The housing 12 may be crimped in a number of configurations well known to those skilled in the art to effect a suitable mechanical and electrical connection. FIGS. 4 and 5 depict a cross-type crimp geometry used to fasten the wire end 32 at location 40, as well as to fasten wire end 36 at location 42, using inspection hole 28 for wire positioning.
It will be appreciated from the above description that a large number of apertures may be provided in the housing 12 by simply extending its length, to effect the joining of a large number of wires. Further, additional wires may be joined to the housing 12, even after other wires have been crimped in place, simply by inserting these additional wires into unoccupied apertures, and crimping them in place.
FIG. 4 also shows how additional wires may be joined to the ends 20, 22 of the housing 12. By spacing the apertures 14, 18 a sufficient distance from these ends, a wire end 44 of an insulated wire 46 may be inserted in open end 20 a sufficient distance, as verified by hole 24, to effect a crimp at location 48, while avoiding interference with wire end 32.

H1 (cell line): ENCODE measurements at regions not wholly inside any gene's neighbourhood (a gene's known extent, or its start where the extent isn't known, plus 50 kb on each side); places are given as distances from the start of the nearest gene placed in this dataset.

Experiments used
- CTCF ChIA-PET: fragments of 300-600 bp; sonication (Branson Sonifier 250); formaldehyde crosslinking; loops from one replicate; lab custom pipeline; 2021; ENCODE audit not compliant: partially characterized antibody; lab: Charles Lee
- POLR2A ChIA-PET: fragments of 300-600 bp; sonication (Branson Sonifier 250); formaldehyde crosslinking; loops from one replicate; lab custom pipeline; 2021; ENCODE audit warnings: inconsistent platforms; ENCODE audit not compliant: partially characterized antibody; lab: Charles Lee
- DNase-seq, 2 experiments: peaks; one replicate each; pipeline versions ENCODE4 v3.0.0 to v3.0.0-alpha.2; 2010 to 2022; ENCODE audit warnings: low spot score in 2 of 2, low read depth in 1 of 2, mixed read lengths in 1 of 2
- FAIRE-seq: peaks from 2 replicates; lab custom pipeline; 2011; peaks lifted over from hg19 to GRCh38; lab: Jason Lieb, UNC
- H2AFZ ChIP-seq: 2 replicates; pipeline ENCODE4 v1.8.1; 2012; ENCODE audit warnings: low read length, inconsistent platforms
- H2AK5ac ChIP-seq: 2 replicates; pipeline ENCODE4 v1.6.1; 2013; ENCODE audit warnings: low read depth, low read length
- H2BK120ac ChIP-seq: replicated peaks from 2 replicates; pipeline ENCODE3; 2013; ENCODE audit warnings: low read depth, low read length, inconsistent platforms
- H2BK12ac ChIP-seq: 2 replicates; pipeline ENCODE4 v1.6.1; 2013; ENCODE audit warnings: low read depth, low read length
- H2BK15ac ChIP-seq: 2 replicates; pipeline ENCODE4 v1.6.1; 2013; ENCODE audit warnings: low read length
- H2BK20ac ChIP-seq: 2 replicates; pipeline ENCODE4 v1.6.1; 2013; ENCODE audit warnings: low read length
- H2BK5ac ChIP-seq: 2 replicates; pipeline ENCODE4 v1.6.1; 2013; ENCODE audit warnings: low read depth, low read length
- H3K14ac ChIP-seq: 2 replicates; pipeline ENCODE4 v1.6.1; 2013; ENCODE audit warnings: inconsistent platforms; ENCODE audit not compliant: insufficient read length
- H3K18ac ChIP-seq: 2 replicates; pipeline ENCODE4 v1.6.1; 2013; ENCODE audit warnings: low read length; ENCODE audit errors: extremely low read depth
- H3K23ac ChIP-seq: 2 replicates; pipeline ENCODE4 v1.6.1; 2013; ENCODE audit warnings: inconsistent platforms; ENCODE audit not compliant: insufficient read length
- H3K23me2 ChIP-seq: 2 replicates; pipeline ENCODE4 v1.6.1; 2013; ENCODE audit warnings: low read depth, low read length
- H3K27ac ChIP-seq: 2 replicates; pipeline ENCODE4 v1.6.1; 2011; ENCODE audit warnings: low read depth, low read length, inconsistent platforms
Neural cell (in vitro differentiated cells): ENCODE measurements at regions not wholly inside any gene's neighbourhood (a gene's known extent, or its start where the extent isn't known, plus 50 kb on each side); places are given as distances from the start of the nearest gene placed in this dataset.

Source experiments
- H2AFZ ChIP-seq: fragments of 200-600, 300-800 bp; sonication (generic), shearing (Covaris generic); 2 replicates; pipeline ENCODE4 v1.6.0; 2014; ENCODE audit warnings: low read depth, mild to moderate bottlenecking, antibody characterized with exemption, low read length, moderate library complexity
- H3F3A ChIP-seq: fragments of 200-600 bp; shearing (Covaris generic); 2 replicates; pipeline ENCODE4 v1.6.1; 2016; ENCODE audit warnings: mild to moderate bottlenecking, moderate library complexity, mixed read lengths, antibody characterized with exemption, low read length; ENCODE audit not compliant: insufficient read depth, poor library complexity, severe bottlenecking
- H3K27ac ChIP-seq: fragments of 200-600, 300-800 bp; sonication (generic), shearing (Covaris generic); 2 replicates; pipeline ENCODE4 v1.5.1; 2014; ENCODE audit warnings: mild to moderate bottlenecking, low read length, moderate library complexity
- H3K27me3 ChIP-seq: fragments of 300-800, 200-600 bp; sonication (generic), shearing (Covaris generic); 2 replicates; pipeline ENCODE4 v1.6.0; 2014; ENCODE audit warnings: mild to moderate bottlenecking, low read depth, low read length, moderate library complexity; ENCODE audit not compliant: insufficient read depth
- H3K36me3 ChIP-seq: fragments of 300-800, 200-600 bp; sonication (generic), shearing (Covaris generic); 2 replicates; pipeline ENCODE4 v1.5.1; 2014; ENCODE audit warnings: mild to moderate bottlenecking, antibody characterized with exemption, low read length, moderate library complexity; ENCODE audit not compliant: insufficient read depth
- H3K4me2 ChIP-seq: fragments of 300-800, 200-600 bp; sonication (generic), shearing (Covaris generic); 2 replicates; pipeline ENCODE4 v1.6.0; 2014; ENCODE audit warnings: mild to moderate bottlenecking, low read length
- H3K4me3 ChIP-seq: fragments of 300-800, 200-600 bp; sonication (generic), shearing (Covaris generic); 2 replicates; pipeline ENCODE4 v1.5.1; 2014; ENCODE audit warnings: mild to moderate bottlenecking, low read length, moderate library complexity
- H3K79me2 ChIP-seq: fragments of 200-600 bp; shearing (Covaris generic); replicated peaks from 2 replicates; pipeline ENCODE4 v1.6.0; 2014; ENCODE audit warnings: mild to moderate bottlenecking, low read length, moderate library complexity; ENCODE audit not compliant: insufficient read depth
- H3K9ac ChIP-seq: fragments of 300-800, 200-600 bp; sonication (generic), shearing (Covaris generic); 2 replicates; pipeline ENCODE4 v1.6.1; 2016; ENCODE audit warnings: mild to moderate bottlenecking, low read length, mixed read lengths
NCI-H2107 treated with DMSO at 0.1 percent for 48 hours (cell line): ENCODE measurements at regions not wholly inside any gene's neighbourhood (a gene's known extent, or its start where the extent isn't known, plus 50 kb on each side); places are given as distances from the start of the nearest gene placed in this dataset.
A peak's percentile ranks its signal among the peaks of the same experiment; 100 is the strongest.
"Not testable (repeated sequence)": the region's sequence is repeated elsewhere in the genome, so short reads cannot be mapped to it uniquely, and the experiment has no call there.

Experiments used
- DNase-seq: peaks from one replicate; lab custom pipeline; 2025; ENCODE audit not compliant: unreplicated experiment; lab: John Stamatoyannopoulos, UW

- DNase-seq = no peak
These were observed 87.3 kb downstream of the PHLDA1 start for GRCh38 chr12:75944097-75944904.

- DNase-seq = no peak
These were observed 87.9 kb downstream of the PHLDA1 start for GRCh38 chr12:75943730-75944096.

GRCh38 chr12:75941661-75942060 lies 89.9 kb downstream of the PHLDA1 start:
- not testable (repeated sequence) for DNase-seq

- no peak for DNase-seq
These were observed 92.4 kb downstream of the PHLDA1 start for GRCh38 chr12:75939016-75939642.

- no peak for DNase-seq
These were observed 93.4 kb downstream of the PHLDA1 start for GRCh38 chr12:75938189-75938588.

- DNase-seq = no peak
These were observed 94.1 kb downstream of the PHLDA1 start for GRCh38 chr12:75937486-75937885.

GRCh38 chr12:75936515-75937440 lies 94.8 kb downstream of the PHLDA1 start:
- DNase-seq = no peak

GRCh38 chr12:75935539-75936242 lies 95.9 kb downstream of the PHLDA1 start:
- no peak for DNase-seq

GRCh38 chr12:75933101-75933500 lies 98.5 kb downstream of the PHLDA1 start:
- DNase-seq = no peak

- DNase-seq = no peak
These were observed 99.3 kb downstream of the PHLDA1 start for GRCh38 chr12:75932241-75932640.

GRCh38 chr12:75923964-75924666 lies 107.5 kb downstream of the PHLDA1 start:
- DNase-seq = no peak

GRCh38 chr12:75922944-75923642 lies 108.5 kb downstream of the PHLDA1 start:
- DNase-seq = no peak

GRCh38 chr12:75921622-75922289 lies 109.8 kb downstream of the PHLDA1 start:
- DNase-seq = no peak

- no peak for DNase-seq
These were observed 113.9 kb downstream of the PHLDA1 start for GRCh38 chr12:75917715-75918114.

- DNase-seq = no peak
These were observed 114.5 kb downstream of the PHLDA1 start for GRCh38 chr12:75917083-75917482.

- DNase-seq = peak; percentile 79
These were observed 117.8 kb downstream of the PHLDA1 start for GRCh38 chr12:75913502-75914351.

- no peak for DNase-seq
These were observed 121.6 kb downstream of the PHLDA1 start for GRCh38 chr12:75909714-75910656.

In similar fashion, a wire end 50 of an insulated wire 52 may be inserted in open end 22 a distance sufficient to effect a crimp at location 54, while avoiding interference with wire end 16. In this instance, unoccupied aperture 18 serves as an inspection opening to verify sufficient insertion of the end 50 to insure a reliable crimp. The opening 30 would be used for inspection purposes if the wire 50 was inserted through the aperture 18, instead of the end 22. When all wires have been joined to the housing 12, heat shrinkable tubing may be used to electrically insulate the housing 12 in a manner well known to those skilled in the art.